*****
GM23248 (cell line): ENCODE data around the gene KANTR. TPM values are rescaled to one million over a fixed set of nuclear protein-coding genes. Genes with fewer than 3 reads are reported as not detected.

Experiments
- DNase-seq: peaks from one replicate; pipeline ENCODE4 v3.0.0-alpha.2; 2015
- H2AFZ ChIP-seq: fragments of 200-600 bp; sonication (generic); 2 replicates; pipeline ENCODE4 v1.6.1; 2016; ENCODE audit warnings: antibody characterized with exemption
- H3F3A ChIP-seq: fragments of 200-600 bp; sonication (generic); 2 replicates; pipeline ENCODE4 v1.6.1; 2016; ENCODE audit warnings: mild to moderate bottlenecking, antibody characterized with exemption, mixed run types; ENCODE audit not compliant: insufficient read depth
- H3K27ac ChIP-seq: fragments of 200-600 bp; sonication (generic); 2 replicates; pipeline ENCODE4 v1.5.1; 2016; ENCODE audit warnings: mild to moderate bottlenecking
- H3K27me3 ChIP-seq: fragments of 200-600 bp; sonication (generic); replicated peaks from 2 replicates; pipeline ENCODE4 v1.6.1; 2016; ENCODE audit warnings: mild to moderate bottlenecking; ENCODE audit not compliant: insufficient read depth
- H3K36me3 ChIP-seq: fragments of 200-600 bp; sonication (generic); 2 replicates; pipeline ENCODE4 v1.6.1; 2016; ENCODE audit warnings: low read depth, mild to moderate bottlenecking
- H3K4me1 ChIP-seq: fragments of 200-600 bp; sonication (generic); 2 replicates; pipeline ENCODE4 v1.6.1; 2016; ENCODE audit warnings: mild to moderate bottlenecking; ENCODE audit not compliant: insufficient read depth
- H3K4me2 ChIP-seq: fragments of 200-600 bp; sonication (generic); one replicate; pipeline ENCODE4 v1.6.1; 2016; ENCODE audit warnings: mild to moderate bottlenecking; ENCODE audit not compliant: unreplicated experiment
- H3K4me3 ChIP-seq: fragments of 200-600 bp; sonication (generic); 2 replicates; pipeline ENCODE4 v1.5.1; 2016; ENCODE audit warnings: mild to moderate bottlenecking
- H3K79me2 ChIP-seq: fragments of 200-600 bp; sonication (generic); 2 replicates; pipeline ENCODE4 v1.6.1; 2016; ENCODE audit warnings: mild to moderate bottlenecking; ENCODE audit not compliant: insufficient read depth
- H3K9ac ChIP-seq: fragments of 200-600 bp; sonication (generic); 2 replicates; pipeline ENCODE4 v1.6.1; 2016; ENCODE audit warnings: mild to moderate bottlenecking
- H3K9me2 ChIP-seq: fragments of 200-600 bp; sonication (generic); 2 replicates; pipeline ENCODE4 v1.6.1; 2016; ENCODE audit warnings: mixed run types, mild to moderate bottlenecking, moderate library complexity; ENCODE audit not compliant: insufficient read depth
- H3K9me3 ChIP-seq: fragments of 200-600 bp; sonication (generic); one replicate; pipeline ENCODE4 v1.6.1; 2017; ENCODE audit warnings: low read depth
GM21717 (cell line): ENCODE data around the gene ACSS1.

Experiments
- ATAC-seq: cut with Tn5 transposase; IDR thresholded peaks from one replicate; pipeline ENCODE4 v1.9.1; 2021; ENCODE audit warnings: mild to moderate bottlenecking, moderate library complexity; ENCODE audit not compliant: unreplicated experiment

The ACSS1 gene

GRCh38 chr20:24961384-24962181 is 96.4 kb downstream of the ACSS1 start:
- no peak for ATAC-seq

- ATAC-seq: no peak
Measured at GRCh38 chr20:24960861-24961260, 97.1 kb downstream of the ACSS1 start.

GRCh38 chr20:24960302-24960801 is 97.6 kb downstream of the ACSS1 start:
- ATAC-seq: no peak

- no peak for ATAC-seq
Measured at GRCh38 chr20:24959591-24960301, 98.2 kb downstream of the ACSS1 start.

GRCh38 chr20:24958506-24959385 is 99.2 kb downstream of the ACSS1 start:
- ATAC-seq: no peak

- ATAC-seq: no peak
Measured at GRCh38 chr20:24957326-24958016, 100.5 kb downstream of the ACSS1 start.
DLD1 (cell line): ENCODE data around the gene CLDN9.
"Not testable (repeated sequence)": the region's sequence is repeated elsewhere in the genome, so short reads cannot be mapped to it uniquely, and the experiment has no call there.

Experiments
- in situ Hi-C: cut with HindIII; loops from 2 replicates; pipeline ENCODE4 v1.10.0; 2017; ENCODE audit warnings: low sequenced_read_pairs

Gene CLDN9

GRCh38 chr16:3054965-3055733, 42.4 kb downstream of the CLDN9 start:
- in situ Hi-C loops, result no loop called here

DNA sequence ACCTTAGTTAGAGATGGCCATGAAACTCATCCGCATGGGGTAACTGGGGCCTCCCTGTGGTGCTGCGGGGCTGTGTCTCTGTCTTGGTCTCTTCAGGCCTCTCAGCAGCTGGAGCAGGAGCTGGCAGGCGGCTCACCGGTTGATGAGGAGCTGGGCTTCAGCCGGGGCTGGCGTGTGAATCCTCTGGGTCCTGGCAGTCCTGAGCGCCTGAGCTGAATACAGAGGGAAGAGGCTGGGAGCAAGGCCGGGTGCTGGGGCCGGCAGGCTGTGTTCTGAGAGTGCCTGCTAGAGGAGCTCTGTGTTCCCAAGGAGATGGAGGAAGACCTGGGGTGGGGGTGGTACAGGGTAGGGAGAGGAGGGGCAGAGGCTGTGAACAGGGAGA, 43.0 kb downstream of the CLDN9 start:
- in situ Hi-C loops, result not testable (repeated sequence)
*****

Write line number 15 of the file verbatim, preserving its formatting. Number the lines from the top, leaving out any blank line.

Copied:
- H3K9me3 ChIP-seq: fragments of 200-600 bp; sonication (generic); one replicate; pipeline ENCODE4 v1.6.1; 2017; ENCODE audit warnings: low read depth